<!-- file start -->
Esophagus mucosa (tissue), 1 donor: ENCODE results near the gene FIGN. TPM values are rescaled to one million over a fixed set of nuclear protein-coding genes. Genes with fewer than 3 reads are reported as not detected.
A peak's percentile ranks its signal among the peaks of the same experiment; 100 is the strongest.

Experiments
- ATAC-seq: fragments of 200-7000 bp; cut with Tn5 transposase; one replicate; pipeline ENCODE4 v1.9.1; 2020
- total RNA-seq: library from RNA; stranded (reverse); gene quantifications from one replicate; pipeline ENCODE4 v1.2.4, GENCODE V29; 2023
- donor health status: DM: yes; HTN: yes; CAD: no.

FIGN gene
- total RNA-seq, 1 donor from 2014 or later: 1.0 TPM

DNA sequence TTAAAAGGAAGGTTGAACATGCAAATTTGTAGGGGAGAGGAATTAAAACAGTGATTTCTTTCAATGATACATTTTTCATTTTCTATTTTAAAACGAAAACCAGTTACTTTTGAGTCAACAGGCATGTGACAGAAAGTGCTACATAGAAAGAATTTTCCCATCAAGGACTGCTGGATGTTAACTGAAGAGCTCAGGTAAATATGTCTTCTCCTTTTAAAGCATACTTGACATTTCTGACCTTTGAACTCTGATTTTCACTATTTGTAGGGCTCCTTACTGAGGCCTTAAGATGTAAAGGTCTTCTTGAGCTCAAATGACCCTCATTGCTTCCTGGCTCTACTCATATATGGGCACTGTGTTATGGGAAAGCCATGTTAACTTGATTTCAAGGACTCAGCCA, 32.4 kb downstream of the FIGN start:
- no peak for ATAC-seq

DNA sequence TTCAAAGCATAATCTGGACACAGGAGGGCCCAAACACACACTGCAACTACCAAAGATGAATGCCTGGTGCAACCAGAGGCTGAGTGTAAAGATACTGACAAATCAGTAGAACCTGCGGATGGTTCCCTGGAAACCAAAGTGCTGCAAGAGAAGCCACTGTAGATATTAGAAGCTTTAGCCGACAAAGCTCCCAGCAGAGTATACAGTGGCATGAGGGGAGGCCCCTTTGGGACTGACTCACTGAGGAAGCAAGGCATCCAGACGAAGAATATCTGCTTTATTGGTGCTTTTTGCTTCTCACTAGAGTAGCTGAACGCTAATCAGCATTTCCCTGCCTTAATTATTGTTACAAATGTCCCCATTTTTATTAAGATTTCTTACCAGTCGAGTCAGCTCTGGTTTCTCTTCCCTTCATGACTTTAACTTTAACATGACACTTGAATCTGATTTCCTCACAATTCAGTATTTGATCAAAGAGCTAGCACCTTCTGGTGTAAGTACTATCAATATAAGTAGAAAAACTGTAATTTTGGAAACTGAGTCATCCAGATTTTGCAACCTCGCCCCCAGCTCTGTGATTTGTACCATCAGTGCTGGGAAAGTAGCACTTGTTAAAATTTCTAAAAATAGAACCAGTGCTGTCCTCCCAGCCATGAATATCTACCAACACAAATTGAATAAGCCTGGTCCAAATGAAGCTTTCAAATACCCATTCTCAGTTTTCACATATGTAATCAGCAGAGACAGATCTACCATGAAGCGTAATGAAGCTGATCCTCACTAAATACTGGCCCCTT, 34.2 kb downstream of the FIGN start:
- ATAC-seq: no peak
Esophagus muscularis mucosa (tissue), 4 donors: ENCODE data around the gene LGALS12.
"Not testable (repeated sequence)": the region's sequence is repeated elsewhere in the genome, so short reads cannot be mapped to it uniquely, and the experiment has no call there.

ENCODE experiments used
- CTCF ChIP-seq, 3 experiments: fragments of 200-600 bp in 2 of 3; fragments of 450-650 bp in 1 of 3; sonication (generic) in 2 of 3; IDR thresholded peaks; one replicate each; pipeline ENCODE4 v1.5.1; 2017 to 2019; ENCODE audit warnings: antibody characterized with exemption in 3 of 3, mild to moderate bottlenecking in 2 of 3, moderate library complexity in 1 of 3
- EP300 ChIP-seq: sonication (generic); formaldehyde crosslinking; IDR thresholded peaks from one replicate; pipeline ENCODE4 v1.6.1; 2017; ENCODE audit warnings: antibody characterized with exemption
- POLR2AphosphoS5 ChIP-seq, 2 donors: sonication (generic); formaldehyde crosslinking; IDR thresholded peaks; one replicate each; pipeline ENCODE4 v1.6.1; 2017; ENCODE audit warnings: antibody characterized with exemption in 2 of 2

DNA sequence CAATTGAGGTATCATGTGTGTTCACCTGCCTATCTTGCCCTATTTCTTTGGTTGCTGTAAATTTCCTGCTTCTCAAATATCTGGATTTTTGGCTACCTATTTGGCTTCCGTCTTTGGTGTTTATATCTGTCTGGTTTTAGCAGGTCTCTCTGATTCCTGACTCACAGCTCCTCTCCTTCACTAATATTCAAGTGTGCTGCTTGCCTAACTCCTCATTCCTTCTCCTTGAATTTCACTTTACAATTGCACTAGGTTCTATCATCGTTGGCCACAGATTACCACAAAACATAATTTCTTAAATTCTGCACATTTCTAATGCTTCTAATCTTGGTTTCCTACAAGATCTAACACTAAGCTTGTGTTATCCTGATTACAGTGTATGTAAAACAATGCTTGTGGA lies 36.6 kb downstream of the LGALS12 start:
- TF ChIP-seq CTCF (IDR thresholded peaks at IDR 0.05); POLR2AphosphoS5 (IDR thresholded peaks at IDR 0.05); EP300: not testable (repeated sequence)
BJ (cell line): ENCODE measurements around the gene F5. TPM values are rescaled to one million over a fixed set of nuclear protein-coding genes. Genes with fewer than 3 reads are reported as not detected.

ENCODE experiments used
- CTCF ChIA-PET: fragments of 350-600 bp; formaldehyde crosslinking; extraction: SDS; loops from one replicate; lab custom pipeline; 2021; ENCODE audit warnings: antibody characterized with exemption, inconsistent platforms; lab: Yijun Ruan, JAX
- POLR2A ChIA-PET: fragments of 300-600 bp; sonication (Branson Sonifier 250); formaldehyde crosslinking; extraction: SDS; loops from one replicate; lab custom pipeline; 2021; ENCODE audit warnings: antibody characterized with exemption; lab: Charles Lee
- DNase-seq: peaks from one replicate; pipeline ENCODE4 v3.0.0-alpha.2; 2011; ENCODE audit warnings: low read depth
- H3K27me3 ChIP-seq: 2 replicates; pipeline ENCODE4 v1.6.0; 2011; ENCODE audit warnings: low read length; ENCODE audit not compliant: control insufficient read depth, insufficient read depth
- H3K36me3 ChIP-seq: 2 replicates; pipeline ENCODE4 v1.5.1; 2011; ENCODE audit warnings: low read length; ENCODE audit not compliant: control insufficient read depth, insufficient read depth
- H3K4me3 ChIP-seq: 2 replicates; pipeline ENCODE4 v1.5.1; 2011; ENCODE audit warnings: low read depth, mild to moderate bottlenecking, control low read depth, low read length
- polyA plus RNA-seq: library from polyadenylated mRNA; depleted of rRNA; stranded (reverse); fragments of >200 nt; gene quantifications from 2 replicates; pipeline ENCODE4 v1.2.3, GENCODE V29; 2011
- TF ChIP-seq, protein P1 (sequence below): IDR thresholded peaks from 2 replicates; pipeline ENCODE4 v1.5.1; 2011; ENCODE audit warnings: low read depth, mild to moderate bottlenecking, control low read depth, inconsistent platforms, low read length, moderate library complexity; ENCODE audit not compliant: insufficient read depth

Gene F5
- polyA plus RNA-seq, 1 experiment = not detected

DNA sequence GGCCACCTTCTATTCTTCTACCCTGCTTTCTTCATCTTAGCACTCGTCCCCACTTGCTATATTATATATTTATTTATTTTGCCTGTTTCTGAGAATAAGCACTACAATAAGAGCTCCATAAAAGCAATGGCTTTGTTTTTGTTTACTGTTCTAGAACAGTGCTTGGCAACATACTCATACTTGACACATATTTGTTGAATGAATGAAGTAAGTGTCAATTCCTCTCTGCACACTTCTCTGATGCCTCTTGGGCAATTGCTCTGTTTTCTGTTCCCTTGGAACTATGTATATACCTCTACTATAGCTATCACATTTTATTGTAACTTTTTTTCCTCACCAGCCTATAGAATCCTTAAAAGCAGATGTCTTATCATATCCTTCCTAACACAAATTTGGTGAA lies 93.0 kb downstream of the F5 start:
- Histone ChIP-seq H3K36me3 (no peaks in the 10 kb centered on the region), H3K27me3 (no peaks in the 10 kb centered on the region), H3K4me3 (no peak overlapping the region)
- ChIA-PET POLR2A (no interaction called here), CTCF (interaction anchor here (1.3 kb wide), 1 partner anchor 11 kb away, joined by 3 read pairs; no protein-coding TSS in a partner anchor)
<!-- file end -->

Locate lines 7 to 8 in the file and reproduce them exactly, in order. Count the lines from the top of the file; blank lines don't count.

FIGN gene
- total RNA-seq, 1 donor from 2014 or later: 1.0 TPM